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Grant number: RZ-50242-04

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RZ-50242-04

College of William and Mary (Williamsburg, VA 23186-0002)
Martin D. Gallivan (Project Director: November 2003 to present)

Archaeological Investigation of Werowocomoco, Political Center of the Powhatan Chiefdom

To support an archaeological investigation at Werowocomoco, an early 17th-century political center of the Powhatan Chiefdom in the tidewater area of Virginia.

When members of the Virginia Company landed at Jamestown in 1607 they stepped into a world of Algonquin communities bound together within a powerful chiefdom polity. Centered on Werowocomoco, the Powhatan chiefdom dominated early seventeenth century tidewater Virginia. Despite centuries of scholarship aimed at understanding the Contact period in the Chesapeake, much remains to be learned regarding the cultural perspective of the Powhatans. Documentary accounts offer critical evidence of this period, though English narratives are tinged with a colonialist bias. Understanding the Contact period more fully requires detailed archaeological study of Powhatan communities in an effort to consider Native culture history on its own terms. We seek support for an archaeological investigation of the Werowocomoco site (44GL32) in Gloucester County, Virginia that combines researchers and descendant communities, academic and public archaeology. To date, we have assembled a research team and developed partnerships with tribes descended from the Powhatans in an effort to include Virginia Indian voices in the research. We have completed a survey and conducted a preliminary field season confirming the site's research potential. Our field research indicates that the site was a remarkably large and dispersed village circa 1607 with evidence of substantial landscape modification during the Contact period. Planned research at the site will consider two broad themes: 1) a community-oriented perspective on the development of the Powhatan chiefdom from A.D. 1300 - 1609, and 2) a study of the material consequences of the Chesapeake colonial encounter from the vantage of a Native center. Our investigations will focus on changes in the settlement's spatial organization, maize production, and exchange patterns during the periods immediately before and after 1607. Our intent is to contribute to an understanding of how social power came to be concentrated within and exercised from Werowocomoco.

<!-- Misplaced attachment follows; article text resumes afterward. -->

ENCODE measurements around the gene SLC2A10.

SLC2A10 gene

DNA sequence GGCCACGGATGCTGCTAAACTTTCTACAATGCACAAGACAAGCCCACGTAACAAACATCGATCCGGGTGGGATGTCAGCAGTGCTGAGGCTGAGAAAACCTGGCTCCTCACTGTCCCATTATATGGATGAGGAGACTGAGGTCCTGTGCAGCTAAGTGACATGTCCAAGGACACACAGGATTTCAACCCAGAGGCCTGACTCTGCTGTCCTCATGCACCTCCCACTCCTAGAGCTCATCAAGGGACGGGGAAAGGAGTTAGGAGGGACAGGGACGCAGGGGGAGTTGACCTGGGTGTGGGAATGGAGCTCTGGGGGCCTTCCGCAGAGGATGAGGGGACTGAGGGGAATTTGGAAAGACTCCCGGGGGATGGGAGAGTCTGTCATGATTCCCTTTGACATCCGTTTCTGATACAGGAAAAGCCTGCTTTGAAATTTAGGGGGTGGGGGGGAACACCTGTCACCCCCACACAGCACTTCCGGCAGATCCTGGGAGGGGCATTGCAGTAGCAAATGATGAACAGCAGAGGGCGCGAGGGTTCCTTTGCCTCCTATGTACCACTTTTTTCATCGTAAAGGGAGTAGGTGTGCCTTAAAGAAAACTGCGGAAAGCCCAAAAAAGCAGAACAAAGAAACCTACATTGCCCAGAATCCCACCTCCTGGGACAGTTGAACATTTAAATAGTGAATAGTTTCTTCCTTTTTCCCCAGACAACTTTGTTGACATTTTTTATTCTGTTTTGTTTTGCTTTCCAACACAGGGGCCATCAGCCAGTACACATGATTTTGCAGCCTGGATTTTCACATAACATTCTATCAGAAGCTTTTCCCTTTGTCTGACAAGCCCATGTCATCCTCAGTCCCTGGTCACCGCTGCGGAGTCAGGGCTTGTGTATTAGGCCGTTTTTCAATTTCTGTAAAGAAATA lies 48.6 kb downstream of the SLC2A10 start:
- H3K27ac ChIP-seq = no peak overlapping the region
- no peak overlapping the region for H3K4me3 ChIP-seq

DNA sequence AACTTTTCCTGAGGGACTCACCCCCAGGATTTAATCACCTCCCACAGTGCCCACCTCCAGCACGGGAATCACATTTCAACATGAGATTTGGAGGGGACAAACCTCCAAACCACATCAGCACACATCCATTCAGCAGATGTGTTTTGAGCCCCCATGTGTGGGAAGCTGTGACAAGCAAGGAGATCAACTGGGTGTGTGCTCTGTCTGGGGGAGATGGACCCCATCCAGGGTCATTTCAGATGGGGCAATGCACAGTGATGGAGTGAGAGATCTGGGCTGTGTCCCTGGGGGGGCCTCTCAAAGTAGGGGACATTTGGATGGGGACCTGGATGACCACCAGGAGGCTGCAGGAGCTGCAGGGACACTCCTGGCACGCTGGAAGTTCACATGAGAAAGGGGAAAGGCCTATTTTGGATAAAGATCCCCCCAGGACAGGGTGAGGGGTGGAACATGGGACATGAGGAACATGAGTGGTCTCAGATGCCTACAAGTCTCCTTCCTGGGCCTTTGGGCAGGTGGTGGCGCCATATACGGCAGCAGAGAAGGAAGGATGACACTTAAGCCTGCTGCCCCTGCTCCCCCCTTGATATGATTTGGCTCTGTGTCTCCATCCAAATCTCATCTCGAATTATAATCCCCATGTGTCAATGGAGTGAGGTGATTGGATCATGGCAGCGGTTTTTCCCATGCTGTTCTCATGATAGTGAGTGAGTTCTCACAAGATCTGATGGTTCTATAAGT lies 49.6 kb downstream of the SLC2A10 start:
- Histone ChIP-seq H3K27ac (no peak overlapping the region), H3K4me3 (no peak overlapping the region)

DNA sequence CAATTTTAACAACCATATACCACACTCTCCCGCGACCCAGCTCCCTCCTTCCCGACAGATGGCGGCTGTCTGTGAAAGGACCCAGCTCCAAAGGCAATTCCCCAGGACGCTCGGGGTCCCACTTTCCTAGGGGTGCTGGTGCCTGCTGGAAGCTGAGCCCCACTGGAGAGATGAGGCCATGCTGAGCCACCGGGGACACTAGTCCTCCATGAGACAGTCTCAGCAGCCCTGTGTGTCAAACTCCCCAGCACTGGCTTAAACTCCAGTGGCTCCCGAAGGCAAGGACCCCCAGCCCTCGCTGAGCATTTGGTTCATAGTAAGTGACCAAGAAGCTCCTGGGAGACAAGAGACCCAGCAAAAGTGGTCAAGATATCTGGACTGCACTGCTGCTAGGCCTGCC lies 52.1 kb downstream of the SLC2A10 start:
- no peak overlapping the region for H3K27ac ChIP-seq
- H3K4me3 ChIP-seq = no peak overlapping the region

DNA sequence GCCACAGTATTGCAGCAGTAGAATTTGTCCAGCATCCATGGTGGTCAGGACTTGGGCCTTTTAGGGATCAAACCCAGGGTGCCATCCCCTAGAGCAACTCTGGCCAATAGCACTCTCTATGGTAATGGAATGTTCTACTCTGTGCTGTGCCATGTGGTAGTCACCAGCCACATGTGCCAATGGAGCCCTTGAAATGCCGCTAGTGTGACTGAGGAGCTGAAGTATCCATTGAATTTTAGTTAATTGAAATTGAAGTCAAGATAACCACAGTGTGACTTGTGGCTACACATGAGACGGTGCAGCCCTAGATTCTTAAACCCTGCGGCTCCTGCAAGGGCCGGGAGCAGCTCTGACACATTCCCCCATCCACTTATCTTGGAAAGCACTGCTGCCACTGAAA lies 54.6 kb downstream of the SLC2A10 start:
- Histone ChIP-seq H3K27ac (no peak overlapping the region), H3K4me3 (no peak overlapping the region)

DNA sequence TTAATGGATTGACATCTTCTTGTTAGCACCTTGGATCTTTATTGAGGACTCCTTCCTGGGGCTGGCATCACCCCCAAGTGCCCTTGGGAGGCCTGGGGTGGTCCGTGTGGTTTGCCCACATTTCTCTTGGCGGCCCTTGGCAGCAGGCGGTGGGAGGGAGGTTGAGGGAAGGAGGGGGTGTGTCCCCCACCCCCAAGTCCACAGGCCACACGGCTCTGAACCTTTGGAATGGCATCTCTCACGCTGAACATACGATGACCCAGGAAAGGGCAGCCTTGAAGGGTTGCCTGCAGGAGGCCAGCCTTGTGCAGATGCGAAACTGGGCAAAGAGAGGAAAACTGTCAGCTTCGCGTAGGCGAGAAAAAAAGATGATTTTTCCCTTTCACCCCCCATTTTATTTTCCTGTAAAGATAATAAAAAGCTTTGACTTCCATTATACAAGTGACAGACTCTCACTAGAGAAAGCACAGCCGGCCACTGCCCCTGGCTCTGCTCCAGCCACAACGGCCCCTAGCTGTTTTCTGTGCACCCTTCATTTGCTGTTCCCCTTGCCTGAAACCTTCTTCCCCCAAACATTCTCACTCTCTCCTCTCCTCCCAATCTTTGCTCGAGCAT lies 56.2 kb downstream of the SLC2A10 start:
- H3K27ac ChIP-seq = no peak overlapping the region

Project fields:
Archaeology

Program:
Collaborative Research

Division:
Research Programs

Total amounts:
$98,181 (approved)
$98,181 (awarded)

Grant period:
7/1/2004 – 8/31/2006